How winterize your home 

A Fall Home Inspection could save you a bundle on expensive repairs this winter


A house may last for generations, but its parts and systems won't last a lifetime without regular attention. A roof can spring a leak, or a furnace can fail on a frigid winter night. 

Don't wait until the first squall to winterize your home

The few hours spent checking your home's major systems and surfaces and making any needed repairs could save you a bundle on expensive and inconvenient emergency repairs later. 

Here's how to winterize your home. Let's start at the top.


Roof Patrol

Start with a visual inspection of your home's exterior, starting at the top.

Make sure that roof gutters are clear of debris and that all roofing materials and flashing (those metal seams along the edges) are intact. 

A roof that is clear of debris and intact is essential to the well-being of your home and everything in it. 

If your roof is flat enough to walk on safely and is not clad in a fragile material (such as tile or thin cedar shingles) you can perform simple tasks yourself with little more than a broom and a few basic tools.

Have someone help you haul the tools you'll need up the ladder and onto your roof as you winterize your home.

Using a broom, a lightweight leaf blower, or a hose with a spray attachment, remove leaves and dirt from the rooftop.

Next, use your (gloved) hands and a small brush to remove debris from gutters and downspouts.

When all the visible debris is removed, pour water through the gutters and spouts to make sure they drain freely. 

If you prefer, you can clean gutters more safely (albeit more slowly) from a ladder held securely in place by an assistant. 

Next, check the flashing around any chimneys, vents, skylights, or parapet walls. Look for gaps, cracks, and missing shingles.

If you discover problems, be sure to call and make a service appointment now - before problems become emergencies.

Winterize Your Home: Check the Fireplace and Chimney

Next, check for fireplace or chimney problems. Newer fireplaces and stoves are better than traditional open hearths at controlling airflow and thus providing heat efficiently. 

But whatever the age of your fireplace or stove, professional chimney inspection and cleaning each year is a must to keep soot and creosote from building up and leading to a chimney fire.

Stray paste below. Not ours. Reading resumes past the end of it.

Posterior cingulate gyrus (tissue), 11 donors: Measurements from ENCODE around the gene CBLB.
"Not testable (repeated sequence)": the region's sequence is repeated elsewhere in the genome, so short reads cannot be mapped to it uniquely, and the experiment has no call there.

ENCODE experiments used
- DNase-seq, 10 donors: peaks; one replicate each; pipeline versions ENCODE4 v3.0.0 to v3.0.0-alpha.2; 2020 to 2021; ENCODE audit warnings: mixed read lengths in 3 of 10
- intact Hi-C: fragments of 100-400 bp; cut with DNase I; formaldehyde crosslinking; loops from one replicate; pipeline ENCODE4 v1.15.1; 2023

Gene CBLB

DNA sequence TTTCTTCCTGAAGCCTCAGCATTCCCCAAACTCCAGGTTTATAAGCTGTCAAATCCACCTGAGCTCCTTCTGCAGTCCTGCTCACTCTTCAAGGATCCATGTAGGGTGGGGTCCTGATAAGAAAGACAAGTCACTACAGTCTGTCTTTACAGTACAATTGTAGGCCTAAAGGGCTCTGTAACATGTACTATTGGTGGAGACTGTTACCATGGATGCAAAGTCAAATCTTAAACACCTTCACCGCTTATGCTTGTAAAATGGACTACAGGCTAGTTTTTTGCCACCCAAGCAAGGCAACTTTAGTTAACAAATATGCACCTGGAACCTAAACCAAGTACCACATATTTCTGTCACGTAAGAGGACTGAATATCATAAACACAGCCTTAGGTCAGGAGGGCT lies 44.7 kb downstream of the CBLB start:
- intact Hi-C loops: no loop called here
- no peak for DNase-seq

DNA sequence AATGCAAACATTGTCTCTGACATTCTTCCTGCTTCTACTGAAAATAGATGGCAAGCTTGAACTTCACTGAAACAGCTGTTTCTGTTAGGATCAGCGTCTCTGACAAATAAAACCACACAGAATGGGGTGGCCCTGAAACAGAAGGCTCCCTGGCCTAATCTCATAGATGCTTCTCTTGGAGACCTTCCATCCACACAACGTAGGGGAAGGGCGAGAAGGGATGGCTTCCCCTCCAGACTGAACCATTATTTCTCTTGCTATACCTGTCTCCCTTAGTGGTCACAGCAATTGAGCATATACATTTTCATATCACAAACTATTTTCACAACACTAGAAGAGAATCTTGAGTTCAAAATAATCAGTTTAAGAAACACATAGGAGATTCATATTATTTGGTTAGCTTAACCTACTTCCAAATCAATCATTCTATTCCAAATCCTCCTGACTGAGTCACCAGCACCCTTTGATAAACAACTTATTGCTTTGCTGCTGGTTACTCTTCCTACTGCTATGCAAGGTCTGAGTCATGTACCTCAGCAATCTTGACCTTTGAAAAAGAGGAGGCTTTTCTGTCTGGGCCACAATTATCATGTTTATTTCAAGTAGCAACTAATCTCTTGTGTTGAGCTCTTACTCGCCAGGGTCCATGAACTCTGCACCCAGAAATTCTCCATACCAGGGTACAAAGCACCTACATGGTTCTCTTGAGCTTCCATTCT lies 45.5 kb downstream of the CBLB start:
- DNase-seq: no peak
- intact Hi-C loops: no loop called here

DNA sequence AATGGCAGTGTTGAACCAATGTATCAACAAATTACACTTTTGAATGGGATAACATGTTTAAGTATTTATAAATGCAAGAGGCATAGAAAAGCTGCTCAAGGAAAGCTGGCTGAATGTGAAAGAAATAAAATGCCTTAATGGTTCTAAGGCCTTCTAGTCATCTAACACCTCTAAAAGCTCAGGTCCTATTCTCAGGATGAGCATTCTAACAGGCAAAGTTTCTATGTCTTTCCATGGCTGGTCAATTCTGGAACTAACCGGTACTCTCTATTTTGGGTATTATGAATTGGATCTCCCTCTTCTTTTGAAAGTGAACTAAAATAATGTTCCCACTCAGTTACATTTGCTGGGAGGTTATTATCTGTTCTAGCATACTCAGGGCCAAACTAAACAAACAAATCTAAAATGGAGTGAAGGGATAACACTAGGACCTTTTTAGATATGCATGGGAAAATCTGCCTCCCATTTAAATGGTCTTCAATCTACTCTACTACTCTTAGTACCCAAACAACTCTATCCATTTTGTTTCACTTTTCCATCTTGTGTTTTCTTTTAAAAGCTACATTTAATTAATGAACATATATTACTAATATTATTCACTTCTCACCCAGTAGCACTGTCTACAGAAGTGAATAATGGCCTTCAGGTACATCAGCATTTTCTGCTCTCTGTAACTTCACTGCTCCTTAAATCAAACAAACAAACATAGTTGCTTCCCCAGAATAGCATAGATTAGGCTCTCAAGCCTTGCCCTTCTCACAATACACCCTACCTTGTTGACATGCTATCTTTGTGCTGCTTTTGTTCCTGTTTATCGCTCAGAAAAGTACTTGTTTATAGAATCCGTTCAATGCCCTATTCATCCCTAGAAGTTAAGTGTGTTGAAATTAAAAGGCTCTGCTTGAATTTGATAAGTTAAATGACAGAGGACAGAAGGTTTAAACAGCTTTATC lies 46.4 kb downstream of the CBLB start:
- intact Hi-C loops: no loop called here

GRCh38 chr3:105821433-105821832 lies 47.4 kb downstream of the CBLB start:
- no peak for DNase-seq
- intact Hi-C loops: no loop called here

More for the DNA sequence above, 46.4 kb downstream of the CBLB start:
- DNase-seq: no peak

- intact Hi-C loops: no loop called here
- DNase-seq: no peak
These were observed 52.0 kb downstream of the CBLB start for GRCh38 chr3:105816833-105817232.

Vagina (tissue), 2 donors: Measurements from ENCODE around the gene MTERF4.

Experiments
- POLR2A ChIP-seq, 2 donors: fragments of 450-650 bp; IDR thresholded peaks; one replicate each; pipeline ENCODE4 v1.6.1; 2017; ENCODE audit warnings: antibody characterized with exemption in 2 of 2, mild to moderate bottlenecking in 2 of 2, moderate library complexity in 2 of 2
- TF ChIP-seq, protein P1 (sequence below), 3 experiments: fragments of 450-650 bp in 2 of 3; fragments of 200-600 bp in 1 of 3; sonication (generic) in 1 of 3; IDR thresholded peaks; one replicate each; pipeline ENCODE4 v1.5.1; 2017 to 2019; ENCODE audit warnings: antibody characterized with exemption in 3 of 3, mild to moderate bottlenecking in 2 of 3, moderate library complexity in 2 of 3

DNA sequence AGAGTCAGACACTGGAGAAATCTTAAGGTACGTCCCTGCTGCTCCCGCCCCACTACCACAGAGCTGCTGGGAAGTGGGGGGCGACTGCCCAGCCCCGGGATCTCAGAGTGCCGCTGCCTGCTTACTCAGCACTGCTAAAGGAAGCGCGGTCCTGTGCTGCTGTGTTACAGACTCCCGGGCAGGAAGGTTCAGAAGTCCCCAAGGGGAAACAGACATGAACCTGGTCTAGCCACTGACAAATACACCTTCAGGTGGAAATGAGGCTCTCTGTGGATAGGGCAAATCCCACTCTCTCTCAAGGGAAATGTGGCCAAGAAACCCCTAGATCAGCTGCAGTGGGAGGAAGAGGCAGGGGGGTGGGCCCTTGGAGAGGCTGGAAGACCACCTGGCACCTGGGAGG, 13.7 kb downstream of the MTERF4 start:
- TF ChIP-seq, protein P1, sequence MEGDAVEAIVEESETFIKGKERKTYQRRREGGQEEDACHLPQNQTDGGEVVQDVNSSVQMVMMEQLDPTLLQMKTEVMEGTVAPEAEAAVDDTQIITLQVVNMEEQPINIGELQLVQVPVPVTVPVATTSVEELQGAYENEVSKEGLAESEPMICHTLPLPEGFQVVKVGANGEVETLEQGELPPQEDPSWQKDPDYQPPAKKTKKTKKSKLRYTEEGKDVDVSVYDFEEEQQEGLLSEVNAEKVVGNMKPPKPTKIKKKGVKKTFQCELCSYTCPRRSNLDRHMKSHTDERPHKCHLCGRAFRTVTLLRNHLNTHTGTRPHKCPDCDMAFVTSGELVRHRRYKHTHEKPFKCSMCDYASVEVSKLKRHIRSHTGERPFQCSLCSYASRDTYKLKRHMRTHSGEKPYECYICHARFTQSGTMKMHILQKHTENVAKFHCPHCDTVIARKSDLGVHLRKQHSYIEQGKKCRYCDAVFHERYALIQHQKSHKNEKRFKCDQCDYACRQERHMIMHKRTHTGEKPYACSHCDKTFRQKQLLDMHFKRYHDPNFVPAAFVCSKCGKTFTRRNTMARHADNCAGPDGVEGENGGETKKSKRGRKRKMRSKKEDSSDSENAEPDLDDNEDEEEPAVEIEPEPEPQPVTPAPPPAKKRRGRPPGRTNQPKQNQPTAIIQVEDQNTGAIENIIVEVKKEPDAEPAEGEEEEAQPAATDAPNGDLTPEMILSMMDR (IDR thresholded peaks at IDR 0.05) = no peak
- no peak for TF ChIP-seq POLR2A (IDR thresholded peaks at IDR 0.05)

Avoid burning resinous woods such as pine (which leave creosote in the flue) as well as evergreen boughs and large quantities of paper, which can flare up and quickly flare out of control.

While you'll want to leave chimney cleaning to the pros, undertake minor maintenance yourself: If you burn wood, clean the stove or firebox between fires.

Scoop up cold ashes and place them in a metal container. Close the flue or air intake after each use to keep indoor heat from escaping up the chimney.

Winterize Your Home Heating System

Winterize your home heating system. On a cold night, your heating system is the last thing you want to have break down. Not only could such a mishap be uncomfortable and expensive, but it could also be dangerous: A faulty gas or oil furnace may emit deadly carbon monoxide gas.

A fall tune-up for your furnace will prolong its life and keep your family safer while your home is closed up against the chill outdoors. 

Older forced-air furnaces should be serviced annually (every two years at the very least) to adjust the belts, lubricate the motor, check safety controls, adjust the air-fuel mixture, and inspect the combustion chamber.

Furnaces that are less than 10 years old should be serviced every 3 to 5 years. You'll need a professional to check for leaks and to test the safety controls.

Depending on the type of heating system you have, there are things you can do yourself to keep it running smoothly and safely.

If you have any electric baseboard heaters, the only maintenance required is regular vacuuming of dust.

For forced-air heating systems, clean or change the air filter once every heating season (more frequently if you have pets) and keep the surrounding area clean. Move all combustible materials well away from the furnace.